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Improving metronidazole prescription practices in surgical patients: a full cycle audit
  1. Alessandro Sgrò1,2,
  2. Diana A Wu1,
  3. Satheesh Yalamarthi1
  1. 1Department of General Surgery, Victoria Hospital Kirkcaldy, Kirkcaldy, UK
  2. 2Department of Clinical Surgery, The University of Edinburgh, Edinburgh, UK
  1. Correspondence to Dr Alessandro Sgrò, Department of General Surgery, Victoria Hospital Kirkcaldy, Kirkcaldy, UK; sgroalessandro3{at}gmail.com

Abstract

Introduction Metronidazole is commonly prescribed for intra-abdominal infections. Oral metronidazole has high bioavailability (>95%) and intravenous metronidazole should be reserved for patients not suitable for oral preparations.

Methods and materials This full cycle audit evaluated the type of metronidazole preparation prescribed in adult emergency surgical patients requiring first-line empirical antimicrobial therapy for intra-abdominal infections. The criterion for audit was the proportion of patients who were prescribed intravenous metronidazole when the oral route was available. The first cycle included all consecutive eligible patients between 20 April and 14 May 2020. After an intervention phase educating prescribers about the similar pharmacokinetic properties of oral and intravenous metronidazole, clinical practice was reaudited between 22 June and 16 July 2020. Data were collected by case note and drug chart review.

Results A total of 54 patients were included in the first audit cycle. Of these, 11 (20.4%) were prescribed oral metronidazole and 43 (79.6%) were prescribed intravenous metronidazole. In the majority of cases (35/43, 81.4%), intravenous metronidazole was prescribed in the absence of clear contraindications to the oral preparation. Of the 61 patients included in the reaudit cycle, 23 (37.7%) were prescribed oral metronidazole and 38 (62.3%) were prescribed intravenous metronidazole. The proportion of patients prescribed intravenous metronidazole despite being suitable for oral preparation decreased from 81.4% in the first cycle to 34.2% (13/38) in the reaudit cycle (risk ratio 0.42, 95% CI: 0.26 to 0.67, p<0.0001). Prescribing oral metronidazole when suitable saved up to £10.53/day per patient.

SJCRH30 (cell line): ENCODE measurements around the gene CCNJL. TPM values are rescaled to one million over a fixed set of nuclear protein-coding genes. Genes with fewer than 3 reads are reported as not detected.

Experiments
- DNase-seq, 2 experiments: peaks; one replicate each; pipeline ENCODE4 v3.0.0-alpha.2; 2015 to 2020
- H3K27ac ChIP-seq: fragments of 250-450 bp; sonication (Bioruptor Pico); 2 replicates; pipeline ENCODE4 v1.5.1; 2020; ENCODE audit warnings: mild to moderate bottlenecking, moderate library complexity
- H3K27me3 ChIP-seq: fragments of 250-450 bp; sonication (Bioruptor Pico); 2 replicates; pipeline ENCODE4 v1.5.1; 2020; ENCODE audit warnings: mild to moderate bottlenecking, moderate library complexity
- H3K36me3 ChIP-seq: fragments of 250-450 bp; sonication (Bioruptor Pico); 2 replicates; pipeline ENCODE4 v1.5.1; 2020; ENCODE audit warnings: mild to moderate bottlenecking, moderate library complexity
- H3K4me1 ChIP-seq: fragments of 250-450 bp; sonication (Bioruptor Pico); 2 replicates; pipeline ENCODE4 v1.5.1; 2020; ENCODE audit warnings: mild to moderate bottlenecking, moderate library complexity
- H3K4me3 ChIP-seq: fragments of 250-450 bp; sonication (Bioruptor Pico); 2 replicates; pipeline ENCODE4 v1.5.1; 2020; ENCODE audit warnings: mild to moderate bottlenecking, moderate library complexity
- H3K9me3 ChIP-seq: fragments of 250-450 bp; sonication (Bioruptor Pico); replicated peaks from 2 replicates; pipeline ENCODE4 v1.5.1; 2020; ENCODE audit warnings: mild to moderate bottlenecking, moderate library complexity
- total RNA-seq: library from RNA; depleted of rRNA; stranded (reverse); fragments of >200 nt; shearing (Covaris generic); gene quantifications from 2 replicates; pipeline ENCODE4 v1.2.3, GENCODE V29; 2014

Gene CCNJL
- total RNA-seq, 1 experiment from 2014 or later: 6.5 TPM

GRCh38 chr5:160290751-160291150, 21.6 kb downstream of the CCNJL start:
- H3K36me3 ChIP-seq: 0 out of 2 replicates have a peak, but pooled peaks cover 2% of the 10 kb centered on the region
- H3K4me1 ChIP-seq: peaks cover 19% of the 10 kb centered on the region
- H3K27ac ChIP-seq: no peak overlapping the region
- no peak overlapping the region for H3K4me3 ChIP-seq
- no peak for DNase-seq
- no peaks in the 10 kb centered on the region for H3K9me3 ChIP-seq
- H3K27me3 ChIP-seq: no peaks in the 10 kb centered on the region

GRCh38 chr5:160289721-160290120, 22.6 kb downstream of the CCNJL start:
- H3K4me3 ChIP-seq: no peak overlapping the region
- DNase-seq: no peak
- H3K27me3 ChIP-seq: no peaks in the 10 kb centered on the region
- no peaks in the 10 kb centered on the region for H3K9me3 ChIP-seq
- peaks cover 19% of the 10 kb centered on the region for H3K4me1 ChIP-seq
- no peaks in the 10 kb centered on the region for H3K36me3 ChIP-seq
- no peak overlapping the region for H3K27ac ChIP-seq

Conclusion This full cycle audit led to a significant improvement in the use of oral metronidazole in suitable patients, as well as a considerable reduction in healthcare costs.

  • audit
  • surgery

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Footnotes

  • Twitter @AlessandroSgr1, @dwu_1

  • Contributors AS planned the study and is the guarantor of the study. AS and DAW collected the data and drafted the paper. SY revised the final manuscript.

  • Funding The authors have not declared a specific grant for this research from any funding agency in the public, commercial or not-for-profit sectors.

  • Competing interests None declared.

  • Provenance and peer review Not commissioned; externally peer reviewed.

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